Montana Women by Toni Volk. Farrar, Straus & Giroux; 310 pages.

San Diego resident and ex-Montana woman Toni Volk explains, "Where I come from there are two points of view, one from the perspective of dense forest and high altitude, and the other looking up from the flat open lands of wind and prairie. Here landscape of one extreme or another shapes everything: the region, the people and, surely, my writing . . . . It's a polarity that stays with you wherever you go, one I no longer try to shake."

What shapes her characters in her first novel, "Montana Women," is the stretching, flat land--no end in sight, few mountains, few hopes rising into the sky. They are full of the hunger that Volk describes as a "longing on the prairie, a feeling that I can only compare to grief." The main characters, two sisters, long and grieve, for what, we don't know. Volk hints at a childhood with a father who was alternately loving and angrily cruel. The women are faced, perhaps, with gluing an unrecognizable family life back together.

"Montana Women" opens in 1944; the two sisters, Pearl and Etta, struggle to make sense of daily living after the deaths of both their parents and their men. The women gradually learn to survive emotionally, sometimes through the little pockets of dreams, spirits, or clairvoyance they turn up in their desolate plane of living. Surprising in a novel of otherwise grey realism, Volk's unlocked door to spiritualism hints of a glimpse beyond the mundane--only a glimpse though, because the characters are alone when it comes to bridging the dark longing in their lives.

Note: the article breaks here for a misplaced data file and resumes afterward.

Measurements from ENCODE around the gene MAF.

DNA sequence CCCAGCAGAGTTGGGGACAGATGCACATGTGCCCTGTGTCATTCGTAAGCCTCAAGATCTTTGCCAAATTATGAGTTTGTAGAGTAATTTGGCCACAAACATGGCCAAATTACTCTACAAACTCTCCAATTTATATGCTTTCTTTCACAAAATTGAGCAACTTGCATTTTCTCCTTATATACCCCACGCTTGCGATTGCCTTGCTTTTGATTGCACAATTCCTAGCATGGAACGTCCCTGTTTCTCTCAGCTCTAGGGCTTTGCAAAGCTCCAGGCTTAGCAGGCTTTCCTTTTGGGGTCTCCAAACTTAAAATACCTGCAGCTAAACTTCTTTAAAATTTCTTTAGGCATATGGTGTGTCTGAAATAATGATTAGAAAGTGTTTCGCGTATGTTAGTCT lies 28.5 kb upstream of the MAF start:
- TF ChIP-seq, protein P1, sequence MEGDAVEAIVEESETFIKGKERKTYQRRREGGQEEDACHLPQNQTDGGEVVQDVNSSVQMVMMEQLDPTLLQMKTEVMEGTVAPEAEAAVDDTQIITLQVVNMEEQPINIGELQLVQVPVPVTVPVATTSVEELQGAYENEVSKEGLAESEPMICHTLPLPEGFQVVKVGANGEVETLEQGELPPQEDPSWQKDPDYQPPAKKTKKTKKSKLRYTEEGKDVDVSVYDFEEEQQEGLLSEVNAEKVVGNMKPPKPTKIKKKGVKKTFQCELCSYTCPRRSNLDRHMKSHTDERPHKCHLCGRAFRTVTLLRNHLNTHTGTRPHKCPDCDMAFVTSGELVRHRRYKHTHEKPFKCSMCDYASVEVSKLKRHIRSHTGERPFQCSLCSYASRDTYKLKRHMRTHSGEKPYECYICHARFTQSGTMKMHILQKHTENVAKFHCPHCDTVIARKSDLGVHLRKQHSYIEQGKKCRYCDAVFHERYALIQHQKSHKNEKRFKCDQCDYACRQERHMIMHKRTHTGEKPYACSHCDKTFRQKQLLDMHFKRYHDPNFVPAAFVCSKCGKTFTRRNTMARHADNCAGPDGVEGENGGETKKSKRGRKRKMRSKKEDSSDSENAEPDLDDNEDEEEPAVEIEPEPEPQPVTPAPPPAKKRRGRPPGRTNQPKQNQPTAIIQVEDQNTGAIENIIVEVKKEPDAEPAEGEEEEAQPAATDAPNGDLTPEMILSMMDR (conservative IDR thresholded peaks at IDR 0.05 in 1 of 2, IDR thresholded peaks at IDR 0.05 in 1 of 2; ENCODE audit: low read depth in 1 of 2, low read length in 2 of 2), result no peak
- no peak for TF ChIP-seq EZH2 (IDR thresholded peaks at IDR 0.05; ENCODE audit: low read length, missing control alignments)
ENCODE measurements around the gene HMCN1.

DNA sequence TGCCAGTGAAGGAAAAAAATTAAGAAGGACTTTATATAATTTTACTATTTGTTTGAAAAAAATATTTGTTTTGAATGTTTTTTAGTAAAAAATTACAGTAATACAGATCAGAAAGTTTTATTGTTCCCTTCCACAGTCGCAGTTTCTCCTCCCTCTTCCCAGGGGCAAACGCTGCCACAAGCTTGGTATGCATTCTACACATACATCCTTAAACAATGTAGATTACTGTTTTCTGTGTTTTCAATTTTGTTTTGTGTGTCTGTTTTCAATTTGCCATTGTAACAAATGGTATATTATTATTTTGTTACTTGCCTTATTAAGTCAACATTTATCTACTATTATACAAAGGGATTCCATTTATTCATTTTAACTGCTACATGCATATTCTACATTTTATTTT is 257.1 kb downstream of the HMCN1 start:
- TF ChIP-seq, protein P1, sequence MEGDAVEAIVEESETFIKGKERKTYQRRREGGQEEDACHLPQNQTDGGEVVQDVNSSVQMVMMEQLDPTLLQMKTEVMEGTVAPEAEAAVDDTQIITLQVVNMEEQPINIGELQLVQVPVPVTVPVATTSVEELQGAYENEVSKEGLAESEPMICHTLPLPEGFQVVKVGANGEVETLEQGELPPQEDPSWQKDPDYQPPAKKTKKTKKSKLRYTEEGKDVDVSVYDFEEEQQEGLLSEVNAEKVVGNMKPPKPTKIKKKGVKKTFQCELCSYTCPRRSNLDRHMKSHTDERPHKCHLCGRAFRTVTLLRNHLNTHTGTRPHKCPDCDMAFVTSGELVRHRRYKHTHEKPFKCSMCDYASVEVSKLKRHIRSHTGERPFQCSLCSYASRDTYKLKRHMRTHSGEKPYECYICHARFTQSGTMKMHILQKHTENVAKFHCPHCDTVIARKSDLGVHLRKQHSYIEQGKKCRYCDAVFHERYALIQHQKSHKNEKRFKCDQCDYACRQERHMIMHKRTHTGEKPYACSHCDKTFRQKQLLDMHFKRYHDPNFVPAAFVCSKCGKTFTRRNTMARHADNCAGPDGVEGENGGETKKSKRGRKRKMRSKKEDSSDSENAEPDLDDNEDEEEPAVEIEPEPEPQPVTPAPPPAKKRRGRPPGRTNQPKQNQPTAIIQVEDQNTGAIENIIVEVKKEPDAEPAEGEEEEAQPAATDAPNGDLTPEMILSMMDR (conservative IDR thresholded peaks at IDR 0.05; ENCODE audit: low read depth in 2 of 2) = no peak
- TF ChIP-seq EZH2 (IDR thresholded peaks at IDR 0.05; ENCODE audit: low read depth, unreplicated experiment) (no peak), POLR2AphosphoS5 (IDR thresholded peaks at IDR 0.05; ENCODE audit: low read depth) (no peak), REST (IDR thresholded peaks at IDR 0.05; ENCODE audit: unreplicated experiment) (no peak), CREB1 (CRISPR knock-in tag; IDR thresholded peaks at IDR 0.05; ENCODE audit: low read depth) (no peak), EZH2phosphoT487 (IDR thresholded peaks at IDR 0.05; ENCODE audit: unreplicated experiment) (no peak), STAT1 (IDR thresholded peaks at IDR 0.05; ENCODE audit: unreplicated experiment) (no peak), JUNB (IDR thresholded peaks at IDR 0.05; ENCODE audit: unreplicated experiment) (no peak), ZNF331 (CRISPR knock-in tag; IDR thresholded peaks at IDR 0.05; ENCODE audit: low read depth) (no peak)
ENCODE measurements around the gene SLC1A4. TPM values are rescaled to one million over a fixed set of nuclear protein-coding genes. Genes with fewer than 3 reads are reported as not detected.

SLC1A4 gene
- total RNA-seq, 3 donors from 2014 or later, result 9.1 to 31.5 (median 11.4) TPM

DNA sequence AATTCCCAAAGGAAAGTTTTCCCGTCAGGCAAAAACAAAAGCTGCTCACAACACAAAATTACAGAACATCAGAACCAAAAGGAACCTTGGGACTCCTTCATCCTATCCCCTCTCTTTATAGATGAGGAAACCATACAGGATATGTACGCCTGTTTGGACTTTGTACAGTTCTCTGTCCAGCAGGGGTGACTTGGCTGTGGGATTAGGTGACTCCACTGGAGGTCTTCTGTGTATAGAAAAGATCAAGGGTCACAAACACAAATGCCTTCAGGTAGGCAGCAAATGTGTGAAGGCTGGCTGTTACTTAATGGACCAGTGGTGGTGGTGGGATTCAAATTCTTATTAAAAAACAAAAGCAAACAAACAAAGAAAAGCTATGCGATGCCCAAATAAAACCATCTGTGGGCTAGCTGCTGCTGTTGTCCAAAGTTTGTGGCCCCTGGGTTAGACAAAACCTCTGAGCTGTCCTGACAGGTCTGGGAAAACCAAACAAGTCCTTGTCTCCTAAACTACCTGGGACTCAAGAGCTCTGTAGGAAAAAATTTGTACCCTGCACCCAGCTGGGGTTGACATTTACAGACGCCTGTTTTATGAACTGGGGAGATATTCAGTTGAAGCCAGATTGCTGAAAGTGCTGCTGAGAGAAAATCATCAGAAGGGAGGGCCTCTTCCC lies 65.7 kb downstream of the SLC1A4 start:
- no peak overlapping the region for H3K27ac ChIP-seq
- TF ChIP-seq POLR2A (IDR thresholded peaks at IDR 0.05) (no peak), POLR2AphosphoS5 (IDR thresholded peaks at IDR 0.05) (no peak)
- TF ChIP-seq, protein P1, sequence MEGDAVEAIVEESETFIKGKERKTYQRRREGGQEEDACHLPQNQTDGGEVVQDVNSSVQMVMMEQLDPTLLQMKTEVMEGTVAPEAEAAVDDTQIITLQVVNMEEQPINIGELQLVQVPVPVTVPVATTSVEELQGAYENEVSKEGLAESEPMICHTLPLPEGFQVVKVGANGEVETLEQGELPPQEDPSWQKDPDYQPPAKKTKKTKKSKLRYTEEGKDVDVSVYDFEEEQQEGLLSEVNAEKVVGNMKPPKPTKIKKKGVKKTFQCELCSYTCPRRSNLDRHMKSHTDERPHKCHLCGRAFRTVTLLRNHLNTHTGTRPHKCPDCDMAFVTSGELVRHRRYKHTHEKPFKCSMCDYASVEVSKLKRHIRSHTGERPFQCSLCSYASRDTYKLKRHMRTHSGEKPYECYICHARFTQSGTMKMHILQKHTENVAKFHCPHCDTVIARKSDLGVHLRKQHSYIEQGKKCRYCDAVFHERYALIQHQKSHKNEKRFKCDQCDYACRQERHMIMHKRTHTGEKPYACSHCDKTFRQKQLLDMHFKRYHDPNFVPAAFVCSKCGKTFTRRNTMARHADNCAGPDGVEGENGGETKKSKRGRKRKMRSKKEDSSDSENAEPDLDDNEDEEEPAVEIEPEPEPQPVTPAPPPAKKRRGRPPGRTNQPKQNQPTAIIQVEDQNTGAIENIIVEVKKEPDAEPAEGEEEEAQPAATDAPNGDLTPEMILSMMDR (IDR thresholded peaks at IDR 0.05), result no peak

Pearl, ignoring an ominousness foretold by her sister's playing cards, marries a rancher named Buck and produces a daughter, Katie. Farm life makes Pearl strong and capable, but her marriage becomes distant and cold due to Buck's womanizing. Etta stays in the city. She lives alone in the family home and maintains an unrewarding job. Despite their continuing dependence upon one another, the sisters confide little, for "in their family rupture and dissolution were worn privately, with discomfort, mortification even, like tight or stained undergarments."

This sadness worn so privately combined with an unbreakable bond unites Etta, Pearl, and Katie in a triangle of connected yet silent women in this harsh landscape. And Volk unfolds this harsh landscape layer by layer. There's the rugged Montana of rough weather, hard men, and hardscrabble farm work but there's also 1944 Great Falls where a working woman must withstand a cultural winter of rejection, exclusion, and second-class citizenry. There's the inhospitable territory of marriage as well as the howling landscape of the mind. We all might be living in this Montana.

And there is no pat resolution to "Montana Women." Katie isn't born into a green and protective world to thrive--she is left either on the isolated ranch to be raped by her hard-drinking father or in the city with her mother and aunt to learn their lessons of private shame and silence.

As the cliché goes, it's not really their story; it's our story. Silently, without advice or prescription, Volk lays the cards on the table. Montana is less a place than a state of mind--the vast and familiar prairies and peaks of American reticence.